Point 2: “Some say the ability to pin apps to the taskbar in Windows 7 is a case of copying the dock. But we have been able to put apps on the taskbar since Windows 95, in the form of the Quick Launch bar. There’s nothing new about that.”
Oh, sure, Windows users2 have been able to pin apps to the taskbar for a long time with Quick Launch, but with Windows 7, the two jobs of task managing and app launching have been combined in the new taskbar. How is there “nothing new” about that?
Point 3: “How about desktop gadgets? Did Microsoft copy Mac’s widgets? Not really. Leaving aside the fact that gadgets were introduced in Vista, not Windows 7, they don’t work the same way as the Mac widgets. Although both are small applications that provide information (clocks, weather, stock market info, etc.), there’s a fundamental difference in the way they’re implemented. On the Mac, the widgets reside on the “Dashboard.” When you have the Dashboard displayed, you can’t do anything with your other applications. When you click on an application window, the Dashboard disappears. I can’t find a way to be able to work on a document and see my widgets at the same time, as I can so easily do with Windows gadgets.”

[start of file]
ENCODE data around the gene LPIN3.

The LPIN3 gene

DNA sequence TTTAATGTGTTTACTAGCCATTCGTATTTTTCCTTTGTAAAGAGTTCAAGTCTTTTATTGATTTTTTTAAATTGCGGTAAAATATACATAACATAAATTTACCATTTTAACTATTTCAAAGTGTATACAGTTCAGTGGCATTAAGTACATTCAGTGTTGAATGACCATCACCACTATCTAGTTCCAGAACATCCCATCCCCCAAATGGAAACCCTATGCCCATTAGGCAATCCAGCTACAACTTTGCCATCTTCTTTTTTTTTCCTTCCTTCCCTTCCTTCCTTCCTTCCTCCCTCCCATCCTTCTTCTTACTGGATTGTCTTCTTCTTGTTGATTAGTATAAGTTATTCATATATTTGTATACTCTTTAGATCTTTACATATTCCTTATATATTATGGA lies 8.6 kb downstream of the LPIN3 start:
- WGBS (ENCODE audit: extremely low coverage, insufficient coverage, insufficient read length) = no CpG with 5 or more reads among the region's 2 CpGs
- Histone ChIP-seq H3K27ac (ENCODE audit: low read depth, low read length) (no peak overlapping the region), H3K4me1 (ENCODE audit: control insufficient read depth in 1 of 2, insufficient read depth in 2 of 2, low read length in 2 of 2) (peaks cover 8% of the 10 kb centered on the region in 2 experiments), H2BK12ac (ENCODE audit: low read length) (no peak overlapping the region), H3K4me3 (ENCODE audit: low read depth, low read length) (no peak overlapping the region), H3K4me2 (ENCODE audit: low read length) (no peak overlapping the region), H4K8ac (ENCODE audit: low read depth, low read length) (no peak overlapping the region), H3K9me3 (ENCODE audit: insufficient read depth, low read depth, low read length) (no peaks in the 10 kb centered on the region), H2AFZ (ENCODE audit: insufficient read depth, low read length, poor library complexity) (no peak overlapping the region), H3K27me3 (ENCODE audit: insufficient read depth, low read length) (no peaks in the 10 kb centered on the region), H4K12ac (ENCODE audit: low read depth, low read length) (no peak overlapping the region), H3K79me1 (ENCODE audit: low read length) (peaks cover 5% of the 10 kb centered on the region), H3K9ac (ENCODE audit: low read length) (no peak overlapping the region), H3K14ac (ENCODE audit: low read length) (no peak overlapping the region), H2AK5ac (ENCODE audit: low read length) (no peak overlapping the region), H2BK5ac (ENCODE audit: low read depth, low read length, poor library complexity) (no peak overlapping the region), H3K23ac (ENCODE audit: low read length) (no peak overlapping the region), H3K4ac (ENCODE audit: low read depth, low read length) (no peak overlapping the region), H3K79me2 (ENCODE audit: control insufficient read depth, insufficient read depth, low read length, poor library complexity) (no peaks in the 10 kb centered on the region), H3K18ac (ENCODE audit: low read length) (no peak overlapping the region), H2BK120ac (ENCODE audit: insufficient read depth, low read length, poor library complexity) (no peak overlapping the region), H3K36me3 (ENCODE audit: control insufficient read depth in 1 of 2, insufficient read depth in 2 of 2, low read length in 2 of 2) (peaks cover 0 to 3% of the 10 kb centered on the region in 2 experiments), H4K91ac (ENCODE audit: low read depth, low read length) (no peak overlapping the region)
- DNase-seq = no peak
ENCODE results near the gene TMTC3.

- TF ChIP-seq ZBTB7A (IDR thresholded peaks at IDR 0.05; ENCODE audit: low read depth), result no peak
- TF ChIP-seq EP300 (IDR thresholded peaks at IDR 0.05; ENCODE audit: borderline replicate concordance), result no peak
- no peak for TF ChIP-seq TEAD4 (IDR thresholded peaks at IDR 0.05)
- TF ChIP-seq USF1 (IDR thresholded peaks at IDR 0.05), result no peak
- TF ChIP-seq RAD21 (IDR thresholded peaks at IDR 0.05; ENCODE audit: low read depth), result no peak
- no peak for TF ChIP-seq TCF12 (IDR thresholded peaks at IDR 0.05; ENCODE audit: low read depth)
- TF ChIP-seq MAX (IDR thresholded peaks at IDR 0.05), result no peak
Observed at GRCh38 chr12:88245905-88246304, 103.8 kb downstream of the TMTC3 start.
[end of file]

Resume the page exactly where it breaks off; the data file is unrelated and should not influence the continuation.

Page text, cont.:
Who said gadgets were introduced with Windows 7? No one. Spotty rhetoric, this. It’s a totally moot point anyway, as Konfabulator (now known as Yahoo! Widgets) was the first widget application, dating back to 2003.
Point 4: “What else? The Start button? The Mac puts its Apple button on a whole different taskbar, across the top of the screen. It contains some of the same things as the Windows Start menu: recent items, the options to sleep, restart, shutdown or log off. But it’s not nearly as flexible; the Windows Start menu displays your favorite applications in the top left section, most recently used apps in the bottom left section, and links to commonly accessed folders and tools (documents, pictures, music, downloads, the computer, the network, devices and printers, Control Panel) in the right section. Windows 7 also places the Search box here, whereas the Mac’s search tool is at the far right of the top taskbar.”